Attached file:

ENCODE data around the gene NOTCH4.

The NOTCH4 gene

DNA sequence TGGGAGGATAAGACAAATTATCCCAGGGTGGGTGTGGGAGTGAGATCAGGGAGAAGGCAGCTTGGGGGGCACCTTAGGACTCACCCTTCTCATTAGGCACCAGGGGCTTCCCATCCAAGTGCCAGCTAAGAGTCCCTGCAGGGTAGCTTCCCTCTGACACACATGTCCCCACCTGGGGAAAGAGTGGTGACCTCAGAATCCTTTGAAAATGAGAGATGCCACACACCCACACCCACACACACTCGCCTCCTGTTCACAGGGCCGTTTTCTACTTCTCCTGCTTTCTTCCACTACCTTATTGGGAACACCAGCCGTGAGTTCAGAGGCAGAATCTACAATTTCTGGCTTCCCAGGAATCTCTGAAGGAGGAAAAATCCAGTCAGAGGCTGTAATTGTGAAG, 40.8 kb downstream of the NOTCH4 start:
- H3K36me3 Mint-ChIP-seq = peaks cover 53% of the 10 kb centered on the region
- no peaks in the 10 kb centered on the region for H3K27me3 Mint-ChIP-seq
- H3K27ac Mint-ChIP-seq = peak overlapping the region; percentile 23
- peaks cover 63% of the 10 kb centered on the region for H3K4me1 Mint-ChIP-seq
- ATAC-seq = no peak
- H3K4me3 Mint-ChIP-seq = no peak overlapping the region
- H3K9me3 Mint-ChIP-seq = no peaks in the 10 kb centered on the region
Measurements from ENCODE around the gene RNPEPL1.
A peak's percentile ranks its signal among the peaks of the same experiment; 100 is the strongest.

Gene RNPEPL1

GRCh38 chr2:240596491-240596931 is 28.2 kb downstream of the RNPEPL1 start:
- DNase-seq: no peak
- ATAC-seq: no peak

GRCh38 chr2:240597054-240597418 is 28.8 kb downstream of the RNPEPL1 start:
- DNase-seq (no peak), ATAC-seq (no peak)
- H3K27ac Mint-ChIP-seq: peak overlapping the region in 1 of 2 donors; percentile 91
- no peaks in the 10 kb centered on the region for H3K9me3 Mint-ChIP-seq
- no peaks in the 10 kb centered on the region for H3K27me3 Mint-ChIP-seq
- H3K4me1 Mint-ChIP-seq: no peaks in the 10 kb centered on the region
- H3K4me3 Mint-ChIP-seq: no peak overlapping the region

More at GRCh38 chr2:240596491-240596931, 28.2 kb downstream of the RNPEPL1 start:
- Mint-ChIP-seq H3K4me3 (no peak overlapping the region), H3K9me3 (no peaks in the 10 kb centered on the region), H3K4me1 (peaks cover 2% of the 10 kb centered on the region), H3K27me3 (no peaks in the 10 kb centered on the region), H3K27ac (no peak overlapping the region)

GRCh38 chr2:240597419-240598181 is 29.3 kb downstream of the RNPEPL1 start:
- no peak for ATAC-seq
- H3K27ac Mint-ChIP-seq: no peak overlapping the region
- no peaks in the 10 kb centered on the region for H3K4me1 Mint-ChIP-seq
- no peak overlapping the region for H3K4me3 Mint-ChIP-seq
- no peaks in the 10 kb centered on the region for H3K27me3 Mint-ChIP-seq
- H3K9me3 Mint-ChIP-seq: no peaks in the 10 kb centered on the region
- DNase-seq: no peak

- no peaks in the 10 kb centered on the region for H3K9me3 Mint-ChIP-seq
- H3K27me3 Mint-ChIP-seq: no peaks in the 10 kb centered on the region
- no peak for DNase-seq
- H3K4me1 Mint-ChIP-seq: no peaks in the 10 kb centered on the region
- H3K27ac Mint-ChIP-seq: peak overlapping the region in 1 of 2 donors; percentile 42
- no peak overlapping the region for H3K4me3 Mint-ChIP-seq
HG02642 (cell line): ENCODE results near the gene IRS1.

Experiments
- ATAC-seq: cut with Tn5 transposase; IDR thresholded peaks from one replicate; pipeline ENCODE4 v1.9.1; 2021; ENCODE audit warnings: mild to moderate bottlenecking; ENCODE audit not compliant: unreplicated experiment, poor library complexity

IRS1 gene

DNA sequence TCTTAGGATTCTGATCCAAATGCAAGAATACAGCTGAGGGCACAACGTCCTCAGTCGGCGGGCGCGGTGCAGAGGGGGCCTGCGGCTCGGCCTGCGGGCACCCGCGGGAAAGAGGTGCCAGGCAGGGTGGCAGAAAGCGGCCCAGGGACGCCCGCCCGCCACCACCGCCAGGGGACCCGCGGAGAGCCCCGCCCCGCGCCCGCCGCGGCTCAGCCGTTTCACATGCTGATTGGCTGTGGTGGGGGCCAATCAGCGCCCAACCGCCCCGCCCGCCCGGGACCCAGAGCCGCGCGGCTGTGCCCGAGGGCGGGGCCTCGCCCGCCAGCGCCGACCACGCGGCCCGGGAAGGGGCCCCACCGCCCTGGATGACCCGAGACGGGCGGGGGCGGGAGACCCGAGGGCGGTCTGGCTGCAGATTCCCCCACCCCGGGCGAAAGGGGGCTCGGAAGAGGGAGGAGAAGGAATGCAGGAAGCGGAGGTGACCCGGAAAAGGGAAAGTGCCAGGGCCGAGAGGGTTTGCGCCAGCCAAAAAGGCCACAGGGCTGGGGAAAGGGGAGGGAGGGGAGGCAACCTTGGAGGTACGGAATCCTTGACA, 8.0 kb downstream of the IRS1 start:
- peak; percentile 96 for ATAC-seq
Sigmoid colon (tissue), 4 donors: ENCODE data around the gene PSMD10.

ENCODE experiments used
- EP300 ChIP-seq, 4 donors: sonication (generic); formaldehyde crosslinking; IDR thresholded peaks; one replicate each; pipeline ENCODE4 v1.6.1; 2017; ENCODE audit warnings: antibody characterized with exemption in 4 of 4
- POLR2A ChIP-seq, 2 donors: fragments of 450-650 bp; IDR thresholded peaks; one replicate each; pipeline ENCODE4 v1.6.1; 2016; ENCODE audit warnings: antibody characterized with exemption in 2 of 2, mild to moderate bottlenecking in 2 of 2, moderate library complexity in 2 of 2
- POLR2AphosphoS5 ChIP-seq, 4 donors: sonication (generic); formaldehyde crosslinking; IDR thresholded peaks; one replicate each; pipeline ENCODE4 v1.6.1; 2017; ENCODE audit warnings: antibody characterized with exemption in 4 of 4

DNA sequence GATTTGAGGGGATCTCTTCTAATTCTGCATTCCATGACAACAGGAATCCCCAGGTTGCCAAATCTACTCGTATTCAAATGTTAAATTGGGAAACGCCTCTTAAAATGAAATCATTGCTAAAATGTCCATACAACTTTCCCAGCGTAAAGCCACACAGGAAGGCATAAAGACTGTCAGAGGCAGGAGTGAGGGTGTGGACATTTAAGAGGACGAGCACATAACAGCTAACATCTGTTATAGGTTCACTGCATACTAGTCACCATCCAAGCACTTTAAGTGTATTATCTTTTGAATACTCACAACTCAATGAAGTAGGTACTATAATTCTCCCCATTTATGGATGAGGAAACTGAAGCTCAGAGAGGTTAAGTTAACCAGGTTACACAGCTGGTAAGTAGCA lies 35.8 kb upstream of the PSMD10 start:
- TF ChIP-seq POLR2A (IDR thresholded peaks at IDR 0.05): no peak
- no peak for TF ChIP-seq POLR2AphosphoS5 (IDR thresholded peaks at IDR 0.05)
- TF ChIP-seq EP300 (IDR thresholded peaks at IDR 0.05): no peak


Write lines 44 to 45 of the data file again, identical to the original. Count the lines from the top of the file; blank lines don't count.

DNA sequence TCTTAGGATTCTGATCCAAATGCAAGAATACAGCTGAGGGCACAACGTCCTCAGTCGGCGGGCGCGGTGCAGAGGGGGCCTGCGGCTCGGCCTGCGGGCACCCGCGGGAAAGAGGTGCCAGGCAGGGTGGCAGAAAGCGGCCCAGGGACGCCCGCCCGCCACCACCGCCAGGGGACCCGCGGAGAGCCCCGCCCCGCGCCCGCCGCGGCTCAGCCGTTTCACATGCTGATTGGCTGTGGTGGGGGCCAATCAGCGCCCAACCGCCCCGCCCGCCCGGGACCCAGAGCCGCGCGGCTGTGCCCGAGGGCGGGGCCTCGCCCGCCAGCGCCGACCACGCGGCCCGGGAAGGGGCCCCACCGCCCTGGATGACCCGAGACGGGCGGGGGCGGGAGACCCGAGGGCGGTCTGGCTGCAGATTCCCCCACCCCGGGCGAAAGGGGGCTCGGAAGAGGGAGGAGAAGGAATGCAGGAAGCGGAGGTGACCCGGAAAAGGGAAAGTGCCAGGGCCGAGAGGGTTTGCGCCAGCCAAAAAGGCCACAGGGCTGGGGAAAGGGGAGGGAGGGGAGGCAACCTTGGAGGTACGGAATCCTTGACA, 8.0 kb downstream of the IRS1 start:
- peak; percentile 96 for ATAC-seq